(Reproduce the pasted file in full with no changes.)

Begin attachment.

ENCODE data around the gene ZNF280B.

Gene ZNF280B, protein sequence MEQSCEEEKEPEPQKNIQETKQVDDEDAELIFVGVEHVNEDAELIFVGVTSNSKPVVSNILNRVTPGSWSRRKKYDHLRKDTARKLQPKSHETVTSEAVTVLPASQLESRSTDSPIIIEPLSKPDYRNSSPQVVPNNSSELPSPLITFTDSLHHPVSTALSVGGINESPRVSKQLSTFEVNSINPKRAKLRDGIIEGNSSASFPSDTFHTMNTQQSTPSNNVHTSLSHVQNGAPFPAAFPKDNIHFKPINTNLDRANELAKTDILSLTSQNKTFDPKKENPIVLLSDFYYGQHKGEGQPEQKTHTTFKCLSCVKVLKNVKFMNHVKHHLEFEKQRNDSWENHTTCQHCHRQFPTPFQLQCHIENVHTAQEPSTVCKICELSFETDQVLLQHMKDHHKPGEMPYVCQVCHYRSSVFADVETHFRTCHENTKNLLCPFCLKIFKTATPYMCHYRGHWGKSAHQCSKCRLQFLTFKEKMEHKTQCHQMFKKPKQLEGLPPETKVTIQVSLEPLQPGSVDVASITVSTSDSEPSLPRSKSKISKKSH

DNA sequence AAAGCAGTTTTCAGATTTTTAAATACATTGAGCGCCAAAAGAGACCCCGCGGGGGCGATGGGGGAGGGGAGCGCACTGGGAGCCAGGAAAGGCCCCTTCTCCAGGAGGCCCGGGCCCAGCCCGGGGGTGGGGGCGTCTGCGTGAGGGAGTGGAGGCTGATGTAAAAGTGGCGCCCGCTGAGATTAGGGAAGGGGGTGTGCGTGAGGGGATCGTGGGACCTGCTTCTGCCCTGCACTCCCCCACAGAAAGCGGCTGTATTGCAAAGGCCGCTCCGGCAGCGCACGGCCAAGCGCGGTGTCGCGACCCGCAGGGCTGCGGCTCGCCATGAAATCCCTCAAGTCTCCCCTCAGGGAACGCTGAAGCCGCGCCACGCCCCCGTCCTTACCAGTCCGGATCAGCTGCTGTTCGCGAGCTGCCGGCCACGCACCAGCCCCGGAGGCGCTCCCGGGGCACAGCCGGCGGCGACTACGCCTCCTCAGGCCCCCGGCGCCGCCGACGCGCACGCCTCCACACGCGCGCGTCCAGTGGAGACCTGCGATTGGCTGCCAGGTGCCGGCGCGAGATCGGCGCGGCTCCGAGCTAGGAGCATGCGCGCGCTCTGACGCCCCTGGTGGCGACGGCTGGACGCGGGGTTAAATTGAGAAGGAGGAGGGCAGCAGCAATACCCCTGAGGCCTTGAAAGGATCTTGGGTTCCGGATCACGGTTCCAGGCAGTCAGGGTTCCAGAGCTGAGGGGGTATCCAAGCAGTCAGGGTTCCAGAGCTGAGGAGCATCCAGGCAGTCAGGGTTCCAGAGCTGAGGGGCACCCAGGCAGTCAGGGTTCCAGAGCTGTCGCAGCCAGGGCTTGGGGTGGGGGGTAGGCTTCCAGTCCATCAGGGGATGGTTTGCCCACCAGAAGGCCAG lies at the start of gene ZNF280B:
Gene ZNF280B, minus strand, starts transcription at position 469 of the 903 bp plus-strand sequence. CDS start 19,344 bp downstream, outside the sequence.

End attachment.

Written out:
ENCODE data around the gene ZNF280B.

Gene ZNF280B, protein sequence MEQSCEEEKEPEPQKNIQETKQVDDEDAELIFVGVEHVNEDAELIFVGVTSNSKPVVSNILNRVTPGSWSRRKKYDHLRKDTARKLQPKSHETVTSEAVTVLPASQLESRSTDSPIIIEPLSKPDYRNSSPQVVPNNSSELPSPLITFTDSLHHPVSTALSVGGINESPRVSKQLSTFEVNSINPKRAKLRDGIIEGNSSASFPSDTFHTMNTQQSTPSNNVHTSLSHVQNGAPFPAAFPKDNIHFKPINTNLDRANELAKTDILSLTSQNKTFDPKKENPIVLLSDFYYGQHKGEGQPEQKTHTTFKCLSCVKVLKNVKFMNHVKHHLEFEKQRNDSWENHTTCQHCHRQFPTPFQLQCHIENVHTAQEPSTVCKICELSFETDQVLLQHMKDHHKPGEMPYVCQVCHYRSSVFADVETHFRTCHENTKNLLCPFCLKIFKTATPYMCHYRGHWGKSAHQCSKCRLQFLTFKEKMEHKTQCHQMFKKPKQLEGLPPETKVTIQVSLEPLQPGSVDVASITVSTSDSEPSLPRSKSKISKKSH

DNA sequence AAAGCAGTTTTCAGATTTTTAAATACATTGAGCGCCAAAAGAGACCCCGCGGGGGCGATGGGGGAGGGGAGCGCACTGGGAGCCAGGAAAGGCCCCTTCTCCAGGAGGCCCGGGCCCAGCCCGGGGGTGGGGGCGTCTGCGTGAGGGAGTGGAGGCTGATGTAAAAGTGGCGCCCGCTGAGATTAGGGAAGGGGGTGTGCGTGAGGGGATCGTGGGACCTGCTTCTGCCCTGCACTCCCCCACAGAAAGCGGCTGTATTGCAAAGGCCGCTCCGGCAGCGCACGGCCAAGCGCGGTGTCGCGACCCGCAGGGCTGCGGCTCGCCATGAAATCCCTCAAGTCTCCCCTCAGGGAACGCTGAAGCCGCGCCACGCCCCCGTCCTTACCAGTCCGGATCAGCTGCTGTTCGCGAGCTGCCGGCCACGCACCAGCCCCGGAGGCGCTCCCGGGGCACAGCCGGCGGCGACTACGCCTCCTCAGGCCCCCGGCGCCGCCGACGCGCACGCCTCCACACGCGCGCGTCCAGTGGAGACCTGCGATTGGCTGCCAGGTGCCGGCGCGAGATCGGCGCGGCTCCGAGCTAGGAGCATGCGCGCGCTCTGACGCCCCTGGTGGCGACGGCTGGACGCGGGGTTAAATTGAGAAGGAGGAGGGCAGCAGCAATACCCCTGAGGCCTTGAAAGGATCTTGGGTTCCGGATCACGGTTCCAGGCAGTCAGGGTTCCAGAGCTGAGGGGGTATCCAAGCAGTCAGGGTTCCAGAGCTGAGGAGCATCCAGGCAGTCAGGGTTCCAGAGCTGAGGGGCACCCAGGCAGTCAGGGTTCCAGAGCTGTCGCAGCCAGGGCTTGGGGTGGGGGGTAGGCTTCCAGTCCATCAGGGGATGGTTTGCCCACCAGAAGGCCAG lies at the start of gene ZNF280B:
Gene ZNF280B, minus strand, starts transcription at position 469 of the 903 bp plus-strand sequence. CDS start 19,344 bp downstream, outside the sequence.